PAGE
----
Our headline features here are the weather sealing and compact size of the lens. The A056 feels reasonably tough (though nothing like the all-metal GM), handles well and is easy to use, though without any of the extra bells and whistles that both Sigma and Sony have included on their professional zooms.
One primary vulnerability, however, is that the A056 does not appear to be compatible with teleconverters. I borrowed an SEL14TC (Sony 1.4x teleconverter) from Sony Canada to test the combination…but didn’t get very far. The TC would not physically mount, as the protruding front element of the TC did not physically fit into the back of the lens. The opening is a bit squared off, and there just isn’t enough physical clearance for it to insert. This result makes me skeptical that the lens would be compatible with a future Tamron teleconverter, as the physical design of Tamron TCs that I’ve seen are physically similar to their first party counterparts.
Maybe this will help, however. To purchase the Sony 16-35mm, 24-70mm, and 70-200mm F2.8 GM lenses, it will cost you about $7000 USD. You can get the Tamron 17-28mm, 28-75mm, and 70-200mm F2.8 and get similar levels of optical and focus performance for about $3000 USD. I suspect many people will be willing to switch to manual focus in camera for that price difference…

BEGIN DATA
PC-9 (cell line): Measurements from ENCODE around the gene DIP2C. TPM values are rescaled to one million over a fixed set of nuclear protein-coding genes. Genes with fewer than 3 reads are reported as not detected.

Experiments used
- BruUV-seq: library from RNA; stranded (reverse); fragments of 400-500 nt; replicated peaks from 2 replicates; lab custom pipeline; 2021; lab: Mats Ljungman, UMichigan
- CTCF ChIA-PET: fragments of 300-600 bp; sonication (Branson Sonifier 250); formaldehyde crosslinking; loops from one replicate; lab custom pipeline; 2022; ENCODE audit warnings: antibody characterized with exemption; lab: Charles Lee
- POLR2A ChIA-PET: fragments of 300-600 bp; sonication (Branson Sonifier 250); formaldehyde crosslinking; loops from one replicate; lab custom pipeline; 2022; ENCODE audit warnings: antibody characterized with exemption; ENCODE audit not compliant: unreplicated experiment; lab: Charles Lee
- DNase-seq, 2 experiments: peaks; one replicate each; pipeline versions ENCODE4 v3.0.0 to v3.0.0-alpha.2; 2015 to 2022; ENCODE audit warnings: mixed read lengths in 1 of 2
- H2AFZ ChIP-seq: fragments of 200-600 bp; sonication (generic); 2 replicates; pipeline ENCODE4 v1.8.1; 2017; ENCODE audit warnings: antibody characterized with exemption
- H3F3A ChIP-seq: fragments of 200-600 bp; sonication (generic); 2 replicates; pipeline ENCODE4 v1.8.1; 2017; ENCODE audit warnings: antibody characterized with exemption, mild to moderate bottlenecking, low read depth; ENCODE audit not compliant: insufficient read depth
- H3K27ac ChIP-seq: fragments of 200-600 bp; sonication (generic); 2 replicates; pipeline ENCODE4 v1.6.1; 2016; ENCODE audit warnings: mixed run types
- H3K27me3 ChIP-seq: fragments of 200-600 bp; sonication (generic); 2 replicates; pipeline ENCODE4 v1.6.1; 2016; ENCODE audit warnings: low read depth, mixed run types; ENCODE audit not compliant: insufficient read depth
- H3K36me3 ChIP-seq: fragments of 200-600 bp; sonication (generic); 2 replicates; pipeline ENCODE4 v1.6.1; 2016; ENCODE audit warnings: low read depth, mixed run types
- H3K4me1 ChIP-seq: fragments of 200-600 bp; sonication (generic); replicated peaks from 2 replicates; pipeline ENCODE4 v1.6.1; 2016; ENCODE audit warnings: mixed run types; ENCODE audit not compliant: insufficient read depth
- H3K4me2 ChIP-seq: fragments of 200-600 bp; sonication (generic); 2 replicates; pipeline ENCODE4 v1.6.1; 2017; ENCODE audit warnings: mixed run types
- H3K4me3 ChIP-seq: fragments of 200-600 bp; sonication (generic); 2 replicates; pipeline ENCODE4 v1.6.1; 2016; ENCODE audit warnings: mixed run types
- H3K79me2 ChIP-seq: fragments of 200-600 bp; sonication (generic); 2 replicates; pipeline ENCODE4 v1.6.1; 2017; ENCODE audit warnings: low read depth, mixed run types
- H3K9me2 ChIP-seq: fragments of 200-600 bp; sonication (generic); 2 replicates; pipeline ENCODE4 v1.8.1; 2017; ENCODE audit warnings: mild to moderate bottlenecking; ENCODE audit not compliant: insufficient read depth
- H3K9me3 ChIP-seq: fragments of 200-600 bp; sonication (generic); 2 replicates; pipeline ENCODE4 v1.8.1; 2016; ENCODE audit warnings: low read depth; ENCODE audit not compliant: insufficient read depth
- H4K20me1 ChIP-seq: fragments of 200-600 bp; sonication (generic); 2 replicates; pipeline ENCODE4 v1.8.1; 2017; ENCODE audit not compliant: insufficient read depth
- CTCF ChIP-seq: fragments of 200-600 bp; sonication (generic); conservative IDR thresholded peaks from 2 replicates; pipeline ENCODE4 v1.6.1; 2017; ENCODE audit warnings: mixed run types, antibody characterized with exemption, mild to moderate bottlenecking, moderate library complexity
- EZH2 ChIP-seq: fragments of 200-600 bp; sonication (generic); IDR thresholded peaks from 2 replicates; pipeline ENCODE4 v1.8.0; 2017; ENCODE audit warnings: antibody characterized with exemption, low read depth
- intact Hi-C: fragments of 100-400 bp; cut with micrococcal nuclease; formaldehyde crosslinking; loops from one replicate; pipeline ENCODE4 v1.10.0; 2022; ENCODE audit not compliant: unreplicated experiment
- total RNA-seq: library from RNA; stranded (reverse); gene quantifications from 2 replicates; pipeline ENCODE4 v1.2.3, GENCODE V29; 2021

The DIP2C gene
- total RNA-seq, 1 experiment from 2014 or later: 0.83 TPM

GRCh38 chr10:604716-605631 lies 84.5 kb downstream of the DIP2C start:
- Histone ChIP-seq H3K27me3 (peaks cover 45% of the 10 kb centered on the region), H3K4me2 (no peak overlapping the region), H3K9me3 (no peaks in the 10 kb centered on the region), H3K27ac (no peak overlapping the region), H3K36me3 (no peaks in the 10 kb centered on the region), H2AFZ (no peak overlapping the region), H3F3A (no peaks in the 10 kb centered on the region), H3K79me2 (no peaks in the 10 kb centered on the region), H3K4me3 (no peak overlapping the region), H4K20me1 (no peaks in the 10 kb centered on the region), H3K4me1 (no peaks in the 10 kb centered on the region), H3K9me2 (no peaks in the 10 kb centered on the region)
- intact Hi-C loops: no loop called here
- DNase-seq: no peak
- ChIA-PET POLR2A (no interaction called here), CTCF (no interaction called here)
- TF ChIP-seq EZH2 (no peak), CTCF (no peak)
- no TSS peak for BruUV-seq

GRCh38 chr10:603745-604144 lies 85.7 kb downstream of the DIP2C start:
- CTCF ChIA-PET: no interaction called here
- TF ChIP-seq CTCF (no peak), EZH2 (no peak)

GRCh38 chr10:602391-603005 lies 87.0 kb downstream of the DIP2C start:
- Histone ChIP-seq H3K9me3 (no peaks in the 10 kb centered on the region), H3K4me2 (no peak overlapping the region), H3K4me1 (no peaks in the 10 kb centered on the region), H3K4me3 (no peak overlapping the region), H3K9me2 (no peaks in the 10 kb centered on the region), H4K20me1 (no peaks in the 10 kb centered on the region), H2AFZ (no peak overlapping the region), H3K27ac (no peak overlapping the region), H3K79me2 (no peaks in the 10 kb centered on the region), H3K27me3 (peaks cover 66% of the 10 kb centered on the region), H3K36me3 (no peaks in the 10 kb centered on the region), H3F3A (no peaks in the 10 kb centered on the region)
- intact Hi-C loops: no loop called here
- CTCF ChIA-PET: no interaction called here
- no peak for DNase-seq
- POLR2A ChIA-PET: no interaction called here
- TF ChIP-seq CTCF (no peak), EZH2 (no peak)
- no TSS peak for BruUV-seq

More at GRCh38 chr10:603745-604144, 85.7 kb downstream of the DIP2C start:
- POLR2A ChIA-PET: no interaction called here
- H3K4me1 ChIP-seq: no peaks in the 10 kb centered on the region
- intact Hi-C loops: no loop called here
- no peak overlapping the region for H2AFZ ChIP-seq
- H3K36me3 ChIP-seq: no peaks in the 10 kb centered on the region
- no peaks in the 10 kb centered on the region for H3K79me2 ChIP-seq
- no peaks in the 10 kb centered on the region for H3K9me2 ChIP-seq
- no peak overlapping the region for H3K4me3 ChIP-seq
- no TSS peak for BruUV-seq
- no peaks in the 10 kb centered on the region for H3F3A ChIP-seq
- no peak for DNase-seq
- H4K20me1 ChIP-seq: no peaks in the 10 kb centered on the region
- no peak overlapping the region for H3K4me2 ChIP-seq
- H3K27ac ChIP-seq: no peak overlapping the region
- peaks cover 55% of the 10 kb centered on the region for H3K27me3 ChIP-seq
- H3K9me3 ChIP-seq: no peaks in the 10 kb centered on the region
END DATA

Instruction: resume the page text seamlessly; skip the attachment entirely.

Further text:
A056 Autofocus Performance
Before I get to the good stuff, let me make a general observation. I really like Tamron as a company, but I do have to observe that the sheer quantity of different names for their focus motors is pretty much out of control. In the past 20 years, Canon has had USM, micro-motors, STM, and Nano-USM. Of those four motor types, you will likely only see two used in lens designations (USM and STM). In the past five years alone, I have reviewed lenses from Tamron with focus motors designated USD, RXD, OSD, HLD, DC, PZD, and now VXD. I’m a gear guy that reviews lenses for a living, and even I have a hard time remembering all of those and what they mean. Tamron has been using RXD motors in the previous two Sony FE zooms, but they’ve released yet another new focus drive system. RXD has been fantastic, with quick, smooth, and silent operation. It would appear that Tamron wanted something even more extreme for this new 70-180mm lens, however, probably with the recognition that a lens with this focal length is more often used for sports or other high speed work.